Absinthe’s long history dates back to the ancient Egyptians, who used the drink’s most famous ingredient, the flavorful plant known as wormwood, for medicinal purposes as early as 1550 B.C. Ancient Greek texts also make reference to wormwood-based remedies, as well as a wormwood-flavored wine called absinthites oinos that may have been the predecessor of modern absinthe.
Absinthe as we know it was first distilled in Switzerland by the French doctor Pierre Ordinaire in 1792; five years later, a distillery began producing the spirit for medicinal use. French soldiers fighting in Algeria in the 1840s were administered absinthe to ward off malaria and dysentery, which it appears to have successfully prevented in some cases. (Wormwood is believed to act as a mild antiparasitic.) Returning home from the front, these men sought out the potent cure-all in the bars and cafes of Paris, where it had gained a following among bohemians and the bourgeoisie.
Absinthe’s Cup Runs Over
Throughout the second half of the 19th century, a parasite ravaged France’s vineyards, sending wine prices skyrocketing and further kindling the growing rage for absinthe. By 1910, France was knocking back 36 million liters of absinthe per year. Savvy drinkers poured the spirit through a sugar cube placed on a slotted spoon and mixed it with ice-cold water, creating a milky green concoction; though trendy bars around the world now offer absinthe-based cocktails, this is still seen as the traditional method of preparation.
More than any other Parisians, it was the hard-drinking, transcendence-seeking painters and writers who embraced la fée verte (the “green fairy”) as their beverage of choice. Perhaps most notoriously, the Dutch transplant Vincent van Gogh, who frequently depicted absinthe imbibers in his paintings, had an insatiable thirst for the drink that may have contributed to his mental breakdown later in life—and possibly even the infamous ear-chopping incident. His drinking buddies included other luminaries of the Impressionist and Post-Impressionist movements such as Edgar Degas, Édouard Manet, Henri de Toulouse-Lautrec and, most of all, Paul Gauguin. The poets Charles Baudelaire, Paul Verlaine and Arthur Rimbaud also socialized and wrote under the spirit’s influence, a habit that helped solidify their reputations as the enfants terribles of the French literary scene.
Visiting artists and intellectuals—among them Ernest Hemingway and Oscar Wilde, who once wrote, “A glass of absinthe is as poetical as anything in the world”—began to prize and popularize the green elixir in their native countries. New Orleans’ Old Absinthe House became quite the hotspot in the mid- to late 1800s, playing host to Mark Twain, Walt Whitman and William Thackeray, among others. After U.S. marshals nailed shut the doors of the Federal-style townhouse during Prohibition, it reopened in 1933 and was restored to its original glory in 2004.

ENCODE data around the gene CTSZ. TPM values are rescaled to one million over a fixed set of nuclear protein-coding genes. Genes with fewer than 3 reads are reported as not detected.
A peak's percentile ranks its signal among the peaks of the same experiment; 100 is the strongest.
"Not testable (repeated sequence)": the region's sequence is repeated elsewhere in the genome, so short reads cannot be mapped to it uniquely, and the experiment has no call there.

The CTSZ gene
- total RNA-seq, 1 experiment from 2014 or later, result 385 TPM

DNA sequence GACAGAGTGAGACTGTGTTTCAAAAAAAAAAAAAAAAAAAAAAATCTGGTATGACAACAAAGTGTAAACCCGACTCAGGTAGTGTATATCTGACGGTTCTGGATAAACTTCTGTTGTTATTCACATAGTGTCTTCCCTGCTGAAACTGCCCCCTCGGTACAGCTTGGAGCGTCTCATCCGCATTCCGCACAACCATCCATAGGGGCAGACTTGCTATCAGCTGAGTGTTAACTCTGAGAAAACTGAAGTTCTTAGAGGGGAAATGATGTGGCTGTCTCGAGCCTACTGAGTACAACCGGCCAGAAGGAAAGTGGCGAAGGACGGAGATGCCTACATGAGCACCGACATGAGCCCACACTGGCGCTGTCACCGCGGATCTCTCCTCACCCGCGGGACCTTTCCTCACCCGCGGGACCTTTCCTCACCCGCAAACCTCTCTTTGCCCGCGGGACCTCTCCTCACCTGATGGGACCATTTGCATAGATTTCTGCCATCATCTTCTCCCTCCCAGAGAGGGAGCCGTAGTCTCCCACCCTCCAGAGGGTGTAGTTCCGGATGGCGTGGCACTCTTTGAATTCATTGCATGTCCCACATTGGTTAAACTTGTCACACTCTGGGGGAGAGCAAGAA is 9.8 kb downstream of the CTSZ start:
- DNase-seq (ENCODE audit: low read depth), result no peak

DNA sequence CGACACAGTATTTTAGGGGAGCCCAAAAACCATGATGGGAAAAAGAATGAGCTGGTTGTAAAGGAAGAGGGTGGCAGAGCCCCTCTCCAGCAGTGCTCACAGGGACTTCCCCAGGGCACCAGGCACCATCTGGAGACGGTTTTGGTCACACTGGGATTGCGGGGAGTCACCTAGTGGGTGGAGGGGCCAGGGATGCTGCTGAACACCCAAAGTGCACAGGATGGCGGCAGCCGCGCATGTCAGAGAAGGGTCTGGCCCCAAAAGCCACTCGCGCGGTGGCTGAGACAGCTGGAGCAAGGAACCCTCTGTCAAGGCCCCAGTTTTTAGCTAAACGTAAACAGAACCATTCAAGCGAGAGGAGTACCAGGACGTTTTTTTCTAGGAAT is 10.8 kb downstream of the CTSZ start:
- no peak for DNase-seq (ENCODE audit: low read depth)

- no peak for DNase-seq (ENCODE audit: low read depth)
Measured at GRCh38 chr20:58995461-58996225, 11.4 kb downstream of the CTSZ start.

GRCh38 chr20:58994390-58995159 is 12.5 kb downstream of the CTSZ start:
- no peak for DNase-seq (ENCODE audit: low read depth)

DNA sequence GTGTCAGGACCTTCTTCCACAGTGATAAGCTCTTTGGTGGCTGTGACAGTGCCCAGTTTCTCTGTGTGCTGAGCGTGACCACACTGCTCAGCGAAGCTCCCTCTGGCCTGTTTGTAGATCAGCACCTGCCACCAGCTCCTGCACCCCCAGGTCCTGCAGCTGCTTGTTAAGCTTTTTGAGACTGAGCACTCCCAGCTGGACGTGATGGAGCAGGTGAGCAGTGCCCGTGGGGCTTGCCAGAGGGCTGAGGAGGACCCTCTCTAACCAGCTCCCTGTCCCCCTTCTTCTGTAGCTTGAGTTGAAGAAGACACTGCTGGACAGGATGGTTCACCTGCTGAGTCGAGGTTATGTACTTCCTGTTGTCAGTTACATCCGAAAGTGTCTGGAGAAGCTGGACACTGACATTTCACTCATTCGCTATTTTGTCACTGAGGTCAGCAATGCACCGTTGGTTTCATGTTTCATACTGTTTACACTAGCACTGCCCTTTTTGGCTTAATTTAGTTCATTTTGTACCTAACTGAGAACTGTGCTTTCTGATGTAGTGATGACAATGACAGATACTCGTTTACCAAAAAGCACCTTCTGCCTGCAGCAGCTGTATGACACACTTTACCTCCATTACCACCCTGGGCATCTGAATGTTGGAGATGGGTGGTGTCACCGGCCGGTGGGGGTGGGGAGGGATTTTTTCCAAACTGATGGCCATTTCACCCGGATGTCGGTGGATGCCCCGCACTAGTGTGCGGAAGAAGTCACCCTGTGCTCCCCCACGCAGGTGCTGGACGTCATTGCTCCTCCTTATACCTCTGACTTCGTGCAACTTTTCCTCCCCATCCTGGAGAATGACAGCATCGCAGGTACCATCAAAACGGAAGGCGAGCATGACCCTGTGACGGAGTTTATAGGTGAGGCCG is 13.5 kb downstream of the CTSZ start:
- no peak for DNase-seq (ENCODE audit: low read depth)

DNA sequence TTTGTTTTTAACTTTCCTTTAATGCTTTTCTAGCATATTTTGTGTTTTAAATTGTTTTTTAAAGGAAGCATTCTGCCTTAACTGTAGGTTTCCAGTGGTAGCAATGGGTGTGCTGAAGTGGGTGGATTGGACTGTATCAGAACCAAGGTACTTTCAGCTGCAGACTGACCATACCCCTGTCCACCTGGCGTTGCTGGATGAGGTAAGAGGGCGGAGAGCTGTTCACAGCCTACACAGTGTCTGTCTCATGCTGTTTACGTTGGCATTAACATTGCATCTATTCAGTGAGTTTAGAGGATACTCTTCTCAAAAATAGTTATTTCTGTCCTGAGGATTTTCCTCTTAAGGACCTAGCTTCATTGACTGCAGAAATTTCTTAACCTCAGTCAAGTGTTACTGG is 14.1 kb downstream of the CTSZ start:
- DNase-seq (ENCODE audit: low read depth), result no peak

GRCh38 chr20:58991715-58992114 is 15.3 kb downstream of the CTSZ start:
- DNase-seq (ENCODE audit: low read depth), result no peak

The Absinthe Craze Gets Watered Down
Van Gogh, Wilde and other absinthe enthusiasts cherished the spirit for its supposed hallucinogenic properties and sensory enhancement. Modern studies have found that thujone, the principal active ingredient in wormwood, can adversely affect cognitive function in the brain, but only in doses much higher than those found in absinthe. As a result, it is now believed that poisonous chemicals in cheaper 19th-century versions of the potion caused the visions reported by absinthe-guzzling bohemians.
Like the drink itself, the anti-absinthe movement was born in Switzerland. In 1905, a Swiss laborer named Jean Lanfray murdered his wife and children, reportedly after consuming an assortment of alcoholic beverages that included absinthe. Already concerned about its alleged psychotropic action, temperance advocates seized on the highly publicized crime to garner support for a ban on the drink, which passed in 1907. The United States outlawed absinthe in 1912, and France followed suit three years later.
In 1988, European Union legislation legalized the spirit in all countries provided the level of thujone falls within acceptable limits. The United States lifted its ban in 2007, allowing certain brands to be sold as long as they contain trace amounts of thujone and their packaging does not promise psychedelic side effects. In France, meanwhile, sales have been permitted for the last 20 years, but by decree the beverage must go by a name other than “absinthe” and instead be labeled as a “wormwood-based spirit.”
In mid-April 2011, nearly a century after the country most associated with absinthe forbade the controversial drink, French lawmakers voted to repeal the prohibition. Soon, French distillers already exporting absinthe to other countries and peddling wormwood-based spirits in France will no longer have to label their products differently for the domestic market. Lobbying by absinthe producers and the body of research refuting its legendary hallucinogenic effects helped lift the stigma surrounding the drink and pave the way for the ban’s reversal.